If you are looking to start a new career path, the field of healthcare could be a great choice for you to consider. Over 18 million people in the US work in healthcare, and it is also the fastest-growing sector of the economy.
So, why do so many people choose a career in this field? There are plenty of reasons why the healthcare sector is such a popular vocation.
In this guide, we will examine the benefits of working in healthcare, the different job roles available in the field, and what you need to do to follow this career path.
What Are the Benefits of Working in Healthcare?
Healthcare is considered a largely recession-proof sector—whatever state the economy is in, people will always need to look after their health and will often require medical advice or assistance.
The fact that there is now an aging population, as well as the current global coronavirus pandemic, has also led to an increase in the demand for healthcare and the number of jobs available in the sector.
A job in healthcare is likely to be a job that is safe and secure, so you will not have to worry much about redundancy!
Salaries in the healthcare sector can vary hugely, and annual six-figure salaries are very common. The highest-paid individuals in certain advanced specialist roles can even reach the higher end of the six-figure salary role, with salaries of over $300,000 a year!
There is a huge number of jobs in the healthcare sector, with a role to suit pretty much anyone.
Whatever your skills and specialties, there is likely to be a healthcare role that you would enjoy and excel at if you have a passion for helping people.
From clinical jobs such as nurses, doctors, and surgeons to administrative positions like directors and administrative assistants, the possibilities are almost countless.
If you are more of a technically minded person, jobs in radiology or phlebotomy can be lucrative, and if you are simply interested in helping people but do not have much technical expertise, there are plenty of support roles available.
What Qualifications Do You Need to Work in Healthcare?
Because the number of different job roles in healthcare is so high and the job descriptions are so varied, there is not a simple answer to the question of what specific qualifications are needed.
If you are interested in a particular job role, it is best to research the qualifications needed for that specific job role.
Generally speaking, the level of education needed to get into the healthcare sector ranges from less than a year in college to over a decade of study!
However, most of the time, a large amount of the education needed will be acquired through placements and on-the-job training, and an income can be earned while carrying this out.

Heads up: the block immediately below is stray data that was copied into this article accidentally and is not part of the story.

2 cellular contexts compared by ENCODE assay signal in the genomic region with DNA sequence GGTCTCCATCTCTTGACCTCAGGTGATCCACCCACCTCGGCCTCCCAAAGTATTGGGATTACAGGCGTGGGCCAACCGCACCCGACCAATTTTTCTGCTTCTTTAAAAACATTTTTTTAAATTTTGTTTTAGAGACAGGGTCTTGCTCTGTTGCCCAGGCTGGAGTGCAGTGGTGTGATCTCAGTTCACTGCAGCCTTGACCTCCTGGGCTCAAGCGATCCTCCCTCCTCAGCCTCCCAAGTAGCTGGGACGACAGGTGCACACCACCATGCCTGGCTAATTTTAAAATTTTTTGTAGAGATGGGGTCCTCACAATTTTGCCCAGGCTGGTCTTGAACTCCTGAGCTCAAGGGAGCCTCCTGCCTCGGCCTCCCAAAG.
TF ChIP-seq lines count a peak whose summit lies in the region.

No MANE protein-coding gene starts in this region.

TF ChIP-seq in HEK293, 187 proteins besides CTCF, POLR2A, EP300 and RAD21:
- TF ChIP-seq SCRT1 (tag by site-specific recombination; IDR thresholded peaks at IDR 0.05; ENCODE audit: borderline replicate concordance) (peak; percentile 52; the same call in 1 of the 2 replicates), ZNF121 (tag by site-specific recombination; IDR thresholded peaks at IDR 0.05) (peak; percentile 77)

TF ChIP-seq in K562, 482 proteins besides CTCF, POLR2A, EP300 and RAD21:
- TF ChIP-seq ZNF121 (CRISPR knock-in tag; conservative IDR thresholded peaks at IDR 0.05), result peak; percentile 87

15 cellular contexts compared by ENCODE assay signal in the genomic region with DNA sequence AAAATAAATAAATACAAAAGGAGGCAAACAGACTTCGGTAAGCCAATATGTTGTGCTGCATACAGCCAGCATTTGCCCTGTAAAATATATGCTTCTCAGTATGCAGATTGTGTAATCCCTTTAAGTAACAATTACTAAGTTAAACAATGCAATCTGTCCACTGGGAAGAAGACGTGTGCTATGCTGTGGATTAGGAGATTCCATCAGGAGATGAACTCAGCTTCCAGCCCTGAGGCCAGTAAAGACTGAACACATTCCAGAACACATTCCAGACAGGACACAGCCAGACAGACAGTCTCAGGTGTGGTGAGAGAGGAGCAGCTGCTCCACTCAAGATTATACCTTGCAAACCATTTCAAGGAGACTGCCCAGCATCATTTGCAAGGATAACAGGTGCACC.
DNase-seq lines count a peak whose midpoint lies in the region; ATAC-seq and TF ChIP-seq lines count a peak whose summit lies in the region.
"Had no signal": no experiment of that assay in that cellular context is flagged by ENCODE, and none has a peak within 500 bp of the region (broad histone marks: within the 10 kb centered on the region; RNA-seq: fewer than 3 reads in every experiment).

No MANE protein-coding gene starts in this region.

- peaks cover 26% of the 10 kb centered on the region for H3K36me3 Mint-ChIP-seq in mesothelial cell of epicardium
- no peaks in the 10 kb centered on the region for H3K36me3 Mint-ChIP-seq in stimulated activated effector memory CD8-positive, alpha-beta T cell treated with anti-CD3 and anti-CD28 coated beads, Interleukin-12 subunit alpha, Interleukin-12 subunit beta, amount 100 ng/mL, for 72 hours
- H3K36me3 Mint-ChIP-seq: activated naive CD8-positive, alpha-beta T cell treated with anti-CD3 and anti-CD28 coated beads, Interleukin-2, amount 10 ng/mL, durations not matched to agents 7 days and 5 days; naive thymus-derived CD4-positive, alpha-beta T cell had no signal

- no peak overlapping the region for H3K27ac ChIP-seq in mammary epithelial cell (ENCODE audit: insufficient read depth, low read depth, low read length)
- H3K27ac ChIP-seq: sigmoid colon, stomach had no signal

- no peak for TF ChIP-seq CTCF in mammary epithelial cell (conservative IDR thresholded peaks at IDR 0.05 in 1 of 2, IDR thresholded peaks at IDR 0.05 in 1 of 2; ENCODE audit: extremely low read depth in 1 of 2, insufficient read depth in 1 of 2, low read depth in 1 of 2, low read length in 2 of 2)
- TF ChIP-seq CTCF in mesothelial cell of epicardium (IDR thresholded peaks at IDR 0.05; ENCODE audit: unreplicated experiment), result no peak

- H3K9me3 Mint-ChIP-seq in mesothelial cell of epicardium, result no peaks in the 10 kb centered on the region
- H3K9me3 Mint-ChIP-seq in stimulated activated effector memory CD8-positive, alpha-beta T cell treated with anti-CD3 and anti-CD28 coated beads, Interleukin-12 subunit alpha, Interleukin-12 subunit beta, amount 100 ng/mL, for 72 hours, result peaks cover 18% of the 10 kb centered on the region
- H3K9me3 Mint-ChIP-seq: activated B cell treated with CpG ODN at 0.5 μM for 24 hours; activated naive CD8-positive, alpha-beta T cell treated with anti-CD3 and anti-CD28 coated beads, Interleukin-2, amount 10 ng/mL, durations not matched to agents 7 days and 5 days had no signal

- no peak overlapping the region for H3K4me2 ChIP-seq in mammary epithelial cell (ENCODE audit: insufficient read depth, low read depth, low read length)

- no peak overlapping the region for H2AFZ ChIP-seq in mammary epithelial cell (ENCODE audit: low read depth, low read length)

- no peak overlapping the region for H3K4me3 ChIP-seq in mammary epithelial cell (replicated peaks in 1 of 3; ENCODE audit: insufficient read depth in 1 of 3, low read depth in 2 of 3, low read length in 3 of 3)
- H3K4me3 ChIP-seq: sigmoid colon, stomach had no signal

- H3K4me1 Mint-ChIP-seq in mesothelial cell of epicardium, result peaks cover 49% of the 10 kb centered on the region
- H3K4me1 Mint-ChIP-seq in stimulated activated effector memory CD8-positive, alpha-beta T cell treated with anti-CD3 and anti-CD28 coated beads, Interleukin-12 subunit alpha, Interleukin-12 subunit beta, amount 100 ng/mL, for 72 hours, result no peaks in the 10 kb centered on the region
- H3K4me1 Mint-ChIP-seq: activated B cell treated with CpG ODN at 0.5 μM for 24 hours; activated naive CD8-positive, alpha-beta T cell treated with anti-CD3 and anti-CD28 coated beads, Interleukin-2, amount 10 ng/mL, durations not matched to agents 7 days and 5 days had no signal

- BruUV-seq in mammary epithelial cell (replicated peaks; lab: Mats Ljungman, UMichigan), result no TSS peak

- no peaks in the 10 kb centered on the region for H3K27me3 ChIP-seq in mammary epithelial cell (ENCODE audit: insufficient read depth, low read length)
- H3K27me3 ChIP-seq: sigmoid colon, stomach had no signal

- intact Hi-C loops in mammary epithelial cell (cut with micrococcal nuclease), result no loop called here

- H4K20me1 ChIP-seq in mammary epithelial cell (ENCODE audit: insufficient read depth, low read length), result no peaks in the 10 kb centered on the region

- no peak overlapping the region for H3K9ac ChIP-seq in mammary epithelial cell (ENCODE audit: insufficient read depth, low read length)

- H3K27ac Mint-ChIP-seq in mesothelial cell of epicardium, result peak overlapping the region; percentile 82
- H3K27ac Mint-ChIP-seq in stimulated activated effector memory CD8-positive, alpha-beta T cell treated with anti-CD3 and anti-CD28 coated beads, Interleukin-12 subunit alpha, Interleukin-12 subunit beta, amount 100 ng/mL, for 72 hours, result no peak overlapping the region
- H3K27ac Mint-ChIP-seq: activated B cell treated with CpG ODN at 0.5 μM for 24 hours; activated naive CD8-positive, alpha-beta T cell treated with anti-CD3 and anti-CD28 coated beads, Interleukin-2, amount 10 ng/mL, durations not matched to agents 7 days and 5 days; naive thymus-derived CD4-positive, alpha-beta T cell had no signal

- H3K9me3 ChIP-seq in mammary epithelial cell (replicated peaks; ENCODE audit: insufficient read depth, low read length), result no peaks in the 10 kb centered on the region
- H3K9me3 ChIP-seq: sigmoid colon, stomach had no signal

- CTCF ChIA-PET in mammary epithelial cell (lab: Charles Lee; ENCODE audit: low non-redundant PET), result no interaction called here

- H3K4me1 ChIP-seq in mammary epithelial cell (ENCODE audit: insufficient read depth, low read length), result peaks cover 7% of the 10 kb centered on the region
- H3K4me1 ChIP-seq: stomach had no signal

There may also be the opportunity to earn qualifications, such as a post-masters DNP, via online courses.
If you are interested in learning more about the different job roles in the healthcare field that are available, keep reading.
What Are the Different Clinical/Medical Job Roles in Healthcare?
Job roles in healthcare that are known as ‘clinical roles’ differ from other types of roles for two main reasons.
The first is that clinical roles usually involve direct contact with patients to provide treatment, care, and to diagnose health conditions.
However, some roles that are considered clinical roles do not feature direct contact with patients, such as workers who work in laboratories to assist with diagnoses and treatments.
The second thing that separates clinicians from other healthcare roles is that clinical roles almost always require certifications such as degrees from a nursing or medical school.
The most common clinical roles include physicians (often simply referred to as ‘doctors’), registered nurses (or RNs), or nurse practitioners (RNs with advanced certification earned through a master’s degree).
There are many different subcategories within nursing, and these are some of the roles:
- Ambulatory Nurse
- Behavioral Health Charge Nurse
- Cardiac Catheterization Lab Nurse
- Cardiovascular Operating Room Nurse
- Charge Nurse
- Dermatology Nurse
- Dialysis Nurse
- Emergency Room (ER) Nurse
- Endoscopy Nurse
- Family Nurse Practitioner
- Flight Nurse
- Forensic Nurse
- Home Health Nurse
- Hospice Nurse
- House Supervisor Nurse
- Intensive Care Nurse
- Interventional Radiology Nurse
- Labor and Delivery Nurse
- Lead Registered Nurse
- Legal Nurse Consultant
- Licensed Practical Nurse
- Licensed Vocational Nurse
- Medical Surgery Nurse
- Neonatal Intensive Care Nurse
- Nurse Anesthetist
- Nurse Midwife
- Nurse Practitioner
- Occupational Health Nurse
- Office Nurse
- Oncology Nurse
- Operating Room Nurse
- Pediatric Endocrinology Nurse
- Pediatric Intensive Care Nurse
- Pediatric Nurse
- Pediatric Nurse Practitioner
- Perioperative Nurse
- Post-Anesthesia Nurse
- Postpartum Nurse
- Progressive Care Nurse
- Psychiatric Nurse
- Psychiatric Nurse Practitioner
- Public Health Nurse
- Restorative Nurse
- School Nurse
- Telemetry Nurse
- Wellness Nurse
Clinical roles outside of nursing include:
- Bereavement Counselor
- Cardiovascular Technologist
- Genetic Counselor
- Occupational Health and Safety Specialist
- Occupational Therapist
- Registered Medical Assistant
- Respiration Therapist
- Speech-Language Pathologist
There are also clinical veterinary roles, such as a Veterinarian, Veterinary Assistant, and Veterinary Technologist.
What Are the Different Support Job Roles in Healthcare?
Support roles are also essential in healthcare, and clinicians would be unable to provide patients with medical care if it were not for the work of staff in various different healthcare support roles.
Although these roles are classed as ‘support’ or ‘assistant’ roles, this does not necessarily mean that they are lower-ranking or even lower-paid than clinical roles.
For example, a Nurse Manager or Clinical Nurse Manager takes a management role over other nurses.
Other support job roles in healthcare include:
- Athletic Trainer
- Certified Medical Assistant
- Certified Nursing Assistant
- Clinical Liaison
- Clinical Research Associate
- Clinical Research Coordinator
- Clinical Reviewer
- Clinical Specialist
- Dental Assistant
- Dental Hygienist
- Exercise Physiologist
- Home Health Aide
- Hospice Aide
- Massage Therapist
- Nurse Aide
- Nurse Clinical Educator
- Nurse Consultant
- Nurse Informatics Analyst
- Nurse Manager
- Nurse Paralegal
- Occupational Therapy Assistant
- Orderly Attendant
- Pharmacy Technician
- Physical Therapist Assistant
- Physician Aide
- Physician Assistant
- Psychiatric Aide
- Radiation Therapist
- Recreational Therapist
What Are the Different Administrative Job Roles in Healthcare?